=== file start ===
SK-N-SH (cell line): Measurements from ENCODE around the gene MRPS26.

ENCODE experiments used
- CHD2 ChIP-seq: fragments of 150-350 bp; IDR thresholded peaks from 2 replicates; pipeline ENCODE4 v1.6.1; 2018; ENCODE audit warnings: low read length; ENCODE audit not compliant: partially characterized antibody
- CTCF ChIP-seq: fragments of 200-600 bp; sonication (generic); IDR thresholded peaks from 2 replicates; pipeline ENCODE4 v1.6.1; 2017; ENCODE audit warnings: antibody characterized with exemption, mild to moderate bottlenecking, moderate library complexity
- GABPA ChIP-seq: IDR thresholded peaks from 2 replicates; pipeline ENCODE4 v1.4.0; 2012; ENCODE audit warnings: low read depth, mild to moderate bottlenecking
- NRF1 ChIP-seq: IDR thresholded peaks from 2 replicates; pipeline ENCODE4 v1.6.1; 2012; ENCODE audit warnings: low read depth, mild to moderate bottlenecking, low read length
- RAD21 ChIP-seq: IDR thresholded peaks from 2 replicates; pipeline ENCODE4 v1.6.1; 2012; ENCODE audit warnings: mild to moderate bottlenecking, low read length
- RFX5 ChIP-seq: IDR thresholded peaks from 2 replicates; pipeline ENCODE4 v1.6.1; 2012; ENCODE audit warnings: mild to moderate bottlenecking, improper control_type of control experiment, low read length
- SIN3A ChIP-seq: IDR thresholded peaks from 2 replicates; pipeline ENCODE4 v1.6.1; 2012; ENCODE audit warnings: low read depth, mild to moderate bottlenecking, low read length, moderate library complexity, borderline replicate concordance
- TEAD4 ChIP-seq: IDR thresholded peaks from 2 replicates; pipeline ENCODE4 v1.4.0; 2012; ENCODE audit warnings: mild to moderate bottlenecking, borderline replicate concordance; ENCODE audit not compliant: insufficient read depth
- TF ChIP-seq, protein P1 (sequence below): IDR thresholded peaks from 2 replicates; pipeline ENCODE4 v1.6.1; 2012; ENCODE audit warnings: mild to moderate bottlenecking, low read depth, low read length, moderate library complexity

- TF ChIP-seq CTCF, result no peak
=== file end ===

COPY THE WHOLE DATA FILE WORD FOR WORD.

SK-N-SH (cell line): Measurements from ENCODE around the gene MRPS26.

ENCODE experiments used
- CHD2 ChIP-seq: fragments of 150-350 bp; IDR thresholded peaks from 2 replicates; pipeline ENCODE4 v1.6.1; 2018; ENCODE audit warnings: low read length; ENCODE audit not compliant: partially characterized antibody
- CTCF ChIP-seq: fragments of 200-600 bp; sonication (generic); IDR thresholded peaks from 2 replicates; pipeline ENCODE4 v1.6.1; 2017; ENCODE audit warnings: antibody characterized with exemption, mild to moderate bottlenecking, moderate library complexity
- GABPA ChIP-seq: IDR thresholded peaks from 2 replicates; pipeline ENCODE4 v1.4.0; 2012; ENCODE audit warnings: low read depth, mild to moderate bottlenecking
- NRF1 ChIP-seq: IDR thresholded peaks from 2 replicates; pipeline ENCODE4 v1.6.1; 2012; ENCODE audit warnings: low read depth, mild to moderate bottlenecking, low read length
- RAD21 ChIP-seq: IDR thresholded peaks from 2 replicates; pipeline ENCODE4 v1.6.1; 2012; ENCODE audit warnings: mild to moderate bottlenecking, low read length
- RFX5 ChIP-seq: IDR thresholded peaks from 2 replicates; pipeline ENCODE4 v1.6.1; 2012; ENCODE audit warnings: mild to moderate bottlenecking, improper control_type of control experiment, low read length
- SIN3A ChIP-seq: IDR thresholded peaks from 2 replicates; pipeline ENCODE4 v1.6.1; 2012; ENCODE audit warnings: low read depth, mild to moderate bottlenecking, low read length, moderate library complexity, borderline replicate concordance
- TEAD4 ChIP-seq: IDR thresholded peaks from 2 replicates; pipeline ENCODE4 v1.4.0; 2012; ENCODE audit warnings: mild to moderate bottlenecking, borderline replicate concordance; ENCODE audit not compliant: insufficient read depth
- TF ChIP-seq, protein P1 (sequence below): IDR thresholded peaks from 2 replicates; pipeline ENCODE4 v1.6.1; 2012; ENCODE audit warnings: mild to moderate bottlenecking, low read depth, low read length, moderate library complexity

- TF ChIP-seq CTCF, result no peak